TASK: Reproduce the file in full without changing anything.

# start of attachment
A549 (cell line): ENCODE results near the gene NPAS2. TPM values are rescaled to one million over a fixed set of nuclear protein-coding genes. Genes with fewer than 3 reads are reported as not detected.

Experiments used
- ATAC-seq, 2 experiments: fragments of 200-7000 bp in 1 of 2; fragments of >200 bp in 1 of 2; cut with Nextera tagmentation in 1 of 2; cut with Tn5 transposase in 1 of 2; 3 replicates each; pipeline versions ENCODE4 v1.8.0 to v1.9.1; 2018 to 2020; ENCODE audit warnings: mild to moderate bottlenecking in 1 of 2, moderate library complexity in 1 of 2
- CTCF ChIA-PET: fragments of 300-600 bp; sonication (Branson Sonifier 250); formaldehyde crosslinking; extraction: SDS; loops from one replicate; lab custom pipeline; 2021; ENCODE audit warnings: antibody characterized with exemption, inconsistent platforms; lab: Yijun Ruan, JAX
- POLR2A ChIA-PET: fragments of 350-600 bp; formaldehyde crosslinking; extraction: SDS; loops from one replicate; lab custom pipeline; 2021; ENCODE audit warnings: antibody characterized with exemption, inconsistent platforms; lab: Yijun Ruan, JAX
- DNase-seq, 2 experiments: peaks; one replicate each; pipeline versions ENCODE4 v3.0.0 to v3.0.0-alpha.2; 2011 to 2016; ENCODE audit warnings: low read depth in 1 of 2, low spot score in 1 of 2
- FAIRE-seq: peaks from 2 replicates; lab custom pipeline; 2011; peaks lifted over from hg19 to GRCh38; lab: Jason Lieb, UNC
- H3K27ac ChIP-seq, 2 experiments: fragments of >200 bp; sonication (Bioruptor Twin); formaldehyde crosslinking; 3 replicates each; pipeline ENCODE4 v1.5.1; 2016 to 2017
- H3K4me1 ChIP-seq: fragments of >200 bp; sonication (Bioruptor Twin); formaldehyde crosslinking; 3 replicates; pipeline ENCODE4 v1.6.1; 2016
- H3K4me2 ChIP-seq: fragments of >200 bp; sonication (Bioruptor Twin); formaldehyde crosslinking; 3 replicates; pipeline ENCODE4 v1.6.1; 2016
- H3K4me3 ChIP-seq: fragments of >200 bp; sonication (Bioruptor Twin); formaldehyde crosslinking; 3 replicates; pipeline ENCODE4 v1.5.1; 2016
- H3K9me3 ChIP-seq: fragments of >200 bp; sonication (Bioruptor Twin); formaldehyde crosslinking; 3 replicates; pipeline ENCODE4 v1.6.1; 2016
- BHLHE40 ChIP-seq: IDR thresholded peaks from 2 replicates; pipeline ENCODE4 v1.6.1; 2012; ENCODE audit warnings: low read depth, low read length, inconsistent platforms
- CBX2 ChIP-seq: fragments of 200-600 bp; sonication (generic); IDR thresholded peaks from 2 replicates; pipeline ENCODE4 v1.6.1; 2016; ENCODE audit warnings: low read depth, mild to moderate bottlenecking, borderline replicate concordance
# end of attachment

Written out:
A549 (cell line): ENCODE results near the gene NPAS2. TPM values are rescaled to one million over a fixed set of nuclear protein-coding genes. Genes with fewer than 3 reads are reported as not detected.

Experiments used
- ATAC-seq, 2 experiments: fragments of 200-7000 bp in 1 of 2; fragments of >200 bp in 1 of 2; cut with Nextera tagmentation in 1 of 2; cut with Tn5 transposase in 1 of 2; 3 replicates each; pipeline versions ENCODE4 v1.8.0 to v1.9.1; 2018 to 2020; ENCODE audit warnings: mild to moderate bottlenecking in 1 of 2, moderate library complexity in 1 of 2
- CTCF ChIA-PET: fragments of 300-600 bp; sonication (Branson Sonifier 250); formaldehyde crosslinking; extraction: SDS; loops from one replicate; lab custom pipeline; 2021; ENCODE audit warnings: antibody characterized with exemption, inconsistent platforms; lab: Yijun Ruan, JAX
- POLR2A ChIA-PET: fragments of 350-600 bp; formaldehyde crosslinking; extraction: SDS; loops from one replicate; lab custom pipeline; 2021; ENCODE audit warnings: antibody characterized with exemption, inconsistent platforms; lab: Yijun Ruan, JAX
- DNase-seq, 2 experiments: peaks; one replicate each; pipeline versions ENCODE4 v3.0.0 to v3.0.0-alpha.2; 2011 to 2016; ENCODE audit warnings: low read depth in 1 of 2, low spot score in 1 of 2
- FAIRE-seq: peaks from 2 replicates; lab custom pipeline; 2011; peaks lifted over from hg19 to GRCh38; lab: Jason Lieb, UNC
- H3K27ac ChIP-seq, 2 experiments: fragments of >200 bp; sonication (Bioruptor Twin); formaldehyde crosslinking; 3 replicates each; pipeline ENCODE4 v1.5.1; 2016 to 2017
- H3K4me1 ChIP-seq: fragments of >200 bp; sonication (Bioruptor Twin); formaldehyde crosslinking; 3 replicates; pipeline ENCODE4 v1.6.1; 2016
- H3K4me2 ChIP-seq: fragments of >200 bp; sonication (Bioruptor Twin); formaldehyde crosslinking; 3 replicates; pipeline ENCODE4 v1.6.1; 2016
- H3K4me3 ChIP-seq: fragments of >200 bp; sonication (Bioruptor Twin); formaldehyde crosslinking; 3 replicates; pipeline ENCODE4 v1.5.1; 2016
- H3K9me3 ChIP-seq: fragments of >200 bp; sonication (Bioruptor Twin); formaldehyde crosslinking; 3 replicates; pipeline ENCODE4 v1.6.1; 2016
- BHLHE40 ChIP-seq: IDR thresholded peaks from 2 replicates; pipeline ENCODE4 v1.6.1; 2012; ENCODE audit warnings: low read depth, low read length, inconsistent platforms
- CBX2 ChIP-seq: fragments of 200-600 bp; sonication (generic); IDR thresholded peaks from 2 replicates; pipeline ENCODE4 v1.6.1; 2016; ENCODE audit warnings: low read depth, mild to moderate bottlenecking, borderline replicate concordance